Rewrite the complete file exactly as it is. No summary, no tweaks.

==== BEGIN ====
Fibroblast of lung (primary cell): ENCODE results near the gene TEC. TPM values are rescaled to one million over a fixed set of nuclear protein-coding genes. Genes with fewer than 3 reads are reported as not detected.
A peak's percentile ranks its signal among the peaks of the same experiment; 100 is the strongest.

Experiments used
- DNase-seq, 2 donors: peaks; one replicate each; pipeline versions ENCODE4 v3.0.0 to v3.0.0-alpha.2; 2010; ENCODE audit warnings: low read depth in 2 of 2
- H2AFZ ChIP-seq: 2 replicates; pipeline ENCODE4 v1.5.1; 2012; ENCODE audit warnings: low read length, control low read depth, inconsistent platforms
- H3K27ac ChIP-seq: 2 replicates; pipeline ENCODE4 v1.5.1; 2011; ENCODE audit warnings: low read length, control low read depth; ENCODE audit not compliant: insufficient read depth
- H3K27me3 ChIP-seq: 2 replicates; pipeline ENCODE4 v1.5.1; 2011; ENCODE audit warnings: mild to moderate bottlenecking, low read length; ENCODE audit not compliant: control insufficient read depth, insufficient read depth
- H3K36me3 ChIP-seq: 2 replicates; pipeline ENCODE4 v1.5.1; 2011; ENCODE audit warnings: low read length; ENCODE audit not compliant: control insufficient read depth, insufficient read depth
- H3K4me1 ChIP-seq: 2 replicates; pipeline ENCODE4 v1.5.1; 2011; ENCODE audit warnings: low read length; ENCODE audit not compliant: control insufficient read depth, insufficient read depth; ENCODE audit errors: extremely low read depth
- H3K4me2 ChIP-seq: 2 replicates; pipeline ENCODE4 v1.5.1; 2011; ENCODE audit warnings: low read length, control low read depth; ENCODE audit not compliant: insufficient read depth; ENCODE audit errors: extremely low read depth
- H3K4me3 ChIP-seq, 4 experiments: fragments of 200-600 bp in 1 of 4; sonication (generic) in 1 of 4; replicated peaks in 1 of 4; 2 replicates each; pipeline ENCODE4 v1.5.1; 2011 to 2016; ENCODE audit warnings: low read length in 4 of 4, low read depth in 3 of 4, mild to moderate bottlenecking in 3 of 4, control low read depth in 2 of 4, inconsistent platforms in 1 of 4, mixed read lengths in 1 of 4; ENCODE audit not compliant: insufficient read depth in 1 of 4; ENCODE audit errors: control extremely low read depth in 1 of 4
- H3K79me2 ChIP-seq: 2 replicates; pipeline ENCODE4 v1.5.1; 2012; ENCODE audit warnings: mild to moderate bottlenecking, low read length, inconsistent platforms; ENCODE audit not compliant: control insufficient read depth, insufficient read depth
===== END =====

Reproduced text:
Fibroblast of lung (primary cell): ENCODE results near the gene TEC. TPM values are rescaled to one million over a fixed set of nuclear protein-coding genes. Genes with fewer than 3 reads are reported as not detected.
A peak's percentile ranks its signal among the peaks of the same experiment; 100 is the strongest.

Experiments used
- DNase-seq, 2 donors: peaks; one replicate each; pipeline versions ENCODE4 v3.0.0 to v3.0.0-alpha.2; 2010; ENCODE audit warnings: low read depth in 2 of 2
- H2AFZ ChIP-seq: 2 replicates; pipeline ENCODE4 v1.5.1; 2012; ENCODE audit warnings: low read length, control low read depth, inconsistent platforms
- H3K27ac ChIP-seq: 2 replicates; pipeline ENCODE4 v1.5.1; 2011; ENCODE audit warnings: low read length, control low read depth; ENCODE audit not compliant: insufficient read depth
- H3K27me3 ChIP-seq: 2 replicates; pipeline ENCODE4 v1.5.1; 2011; ENCODE audit warnings: mild to moderate bottlenecking, low read length; ENCODE audit not compliant: control insufficient read depth, insufficient read depth
- H3K36me3 ChIP-seq: 2 replicates; pipeline ENCODE4 v1.5.1; 2011; ENCODE audit warnings: low read length; ENCODE audit not compliant: control insufficient read depth, insufficient read depth
- H3K4me1 ChIP-seq: 2 replicates; pipeline ENCODE4 v1.5.1; 2011; ENCODE audit warnings: low read length; ENCODE audit not compliant: control insufficient read depth, insufficient read depth; ENCODE audit errors: extremely low read depth
- H3K4me2 ChIP-seq: 2 replicates; pipeline ENCODE4 v1.5.1; 2011; ENCODE audit warnings: low read length, control low read depth; ENCODE audit not compliant: insufficient read depth; ENCODE audit errors: extremely low read depth
- H3K4me3 ChIP-seq, 4 experiments: fragments of 200-600 bp in 1 of 4; sonication (generic) in 1 of 4; replicated peaks in 1 of 4; 2 replicates each; pipeline ENCODE4 v1.5.1; 2011 to 2016; ENCODE audit warnings: low read length in 4 of 4, low read depth in 3 of 4, mild to moderate bottlenecking in 3 of 4, control low read depth in 2 of 4, inconsistent platforms in 1 of 4, mixed read lengths in 1 of 4; ENCODE audit not compliant: insufficient read depth in 1 of 4; ENCODE audit errors: control extremely low read depth in 1 of 4
- H3K79me2 ChIP-seq: 2 replicates; pipeline ENCODE4 v1.5.1; 2012; ENCODE audit warnings: mild to moderate bottlenecking, low read length, inconsistent platforms; ENCODE audit not compliant: control insufficient read depth, insufficient read depth